Las Vegas Rogue Cop Gets 12 Years for Armed Casino Heists
Posted on: October 17, 2023, 06:25h.
Last updated on: October 18, 2023, 10:02h.
A Las Vegas Metro Police officer convicted in July of robbing off-strip casinos was sentenced to 12 years in prison Tuesday.
Caleb Rogers stole $165K in three casino heists at the Red Rock Resort, Aliante Hotel, and the Rio between November 2021 and February 2022.
During the February 27, 2022 robbery, Rio staff were able to wrestle him to the ground and disarm him, leading to his arrest.
Rogers had threatened to shoot Rio sportsbook staff if they did not comply with his demands for cash. Outside, he brandished a weapon at security guards and threatened to use it before he was subdued. It was his department-issued revolver.
Driven by Gambling Addiction
The incident saw him charged and convicted of brandishing a firearm during and in relation to a crime of violence, which comes with a mandatory seven years in prison and up to a maximum life sentence. He was also convicted of three counts of interference with commerce by robbery.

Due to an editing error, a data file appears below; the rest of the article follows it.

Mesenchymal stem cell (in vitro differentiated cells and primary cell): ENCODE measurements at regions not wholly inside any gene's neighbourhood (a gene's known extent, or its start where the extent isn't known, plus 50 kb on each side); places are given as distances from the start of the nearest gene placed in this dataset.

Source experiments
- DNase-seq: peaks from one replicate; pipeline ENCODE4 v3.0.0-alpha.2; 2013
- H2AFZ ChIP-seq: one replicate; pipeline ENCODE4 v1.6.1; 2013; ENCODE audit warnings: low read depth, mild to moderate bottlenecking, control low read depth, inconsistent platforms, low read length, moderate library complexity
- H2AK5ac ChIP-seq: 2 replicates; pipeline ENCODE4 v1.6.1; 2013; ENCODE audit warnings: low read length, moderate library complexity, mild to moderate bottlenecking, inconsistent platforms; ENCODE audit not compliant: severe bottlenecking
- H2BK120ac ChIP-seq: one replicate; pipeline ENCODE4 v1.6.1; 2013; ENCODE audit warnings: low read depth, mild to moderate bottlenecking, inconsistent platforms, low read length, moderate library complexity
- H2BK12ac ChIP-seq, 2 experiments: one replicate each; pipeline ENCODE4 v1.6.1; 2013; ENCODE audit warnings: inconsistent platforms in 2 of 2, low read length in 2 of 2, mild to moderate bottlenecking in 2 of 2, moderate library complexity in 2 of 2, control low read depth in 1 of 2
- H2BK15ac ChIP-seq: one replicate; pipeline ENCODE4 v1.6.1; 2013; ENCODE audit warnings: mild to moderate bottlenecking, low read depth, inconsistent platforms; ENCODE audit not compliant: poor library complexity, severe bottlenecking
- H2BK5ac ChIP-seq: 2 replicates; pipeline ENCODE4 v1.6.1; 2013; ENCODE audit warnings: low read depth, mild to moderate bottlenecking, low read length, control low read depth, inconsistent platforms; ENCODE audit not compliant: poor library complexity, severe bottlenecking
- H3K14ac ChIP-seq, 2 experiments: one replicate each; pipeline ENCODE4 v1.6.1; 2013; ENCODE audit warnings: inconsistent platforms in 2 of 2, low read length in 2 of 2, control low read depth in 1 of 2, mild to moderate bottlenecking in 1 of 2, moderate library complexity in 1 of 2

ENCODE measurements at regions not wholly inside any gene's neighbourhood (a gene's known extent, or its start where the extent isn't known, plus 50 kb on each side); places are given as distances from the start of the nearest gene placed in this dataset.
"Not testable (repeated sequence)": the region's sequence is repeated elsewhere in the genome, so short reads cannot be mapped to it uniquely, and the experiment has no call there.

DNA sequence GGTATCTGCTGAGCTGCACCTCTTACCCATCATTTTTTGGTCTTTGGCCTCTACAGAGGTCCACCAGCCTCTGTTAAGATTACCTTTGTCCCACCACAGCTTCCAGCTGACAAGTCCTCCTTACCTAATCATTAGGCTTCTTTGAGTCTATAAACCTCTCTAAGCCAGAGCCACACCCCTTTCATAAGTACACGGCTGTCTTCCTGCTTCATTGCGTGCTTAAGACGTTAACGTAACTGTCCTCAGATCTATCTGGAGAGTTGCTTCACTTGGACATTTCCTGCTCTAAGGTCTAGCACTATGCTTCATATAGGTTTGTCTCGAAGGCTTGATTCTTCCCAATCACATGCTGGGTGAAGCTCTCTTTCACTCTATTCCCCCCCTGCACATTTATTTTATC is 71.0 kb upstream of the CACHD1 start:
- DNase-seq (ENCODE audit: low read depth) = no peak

Federal prosecutors painted Rogers as a hopeless gambling addict driven to take desperate measures after spiraling into debt.
The star witness was Rogers’ brother, Josiah Rogers, who testified in return for immunity that they had planned the first robbery at the Red Rock together. After that, Josiah said he had bailed out and returned to the brothers’ hometown of Columbus, Ohio.
Rogers’ lawyer, Richard Pocker, argued that evidence tying his client to the Red Rock and Aliante robberies was weak despite his brother’s testimony.
Prosecutors noted the MO was the same for all three crimes. The perpetrator wore a face mask, dark clothing, and black latex gloves and walked with a noticeable limp.
‘Pray for Redemption’
Before sentencing, Pocker asked for leniency. His client had a young son and helped homeless people, he said. Before becoming a police officer in 2015, Rogers had been an emergency medical technician.
Rogers told U.S. District Judge Andrew Gordon that all he thought about in his jail cell was “the effect this has had on my family and everyone,” according to the Associated Press. “I do understand my mistakes, and I pray for a chance at redemption,” he added.
At sentencing, U.S. District Judge Andrew Gordon acknowledged Rogers’ previous good standing and service to the community and took his gambling addiction into account.
“You served your community well for a time,” Gordon told Rogers. “Unfortunately, it appears your demons got the better of you.”
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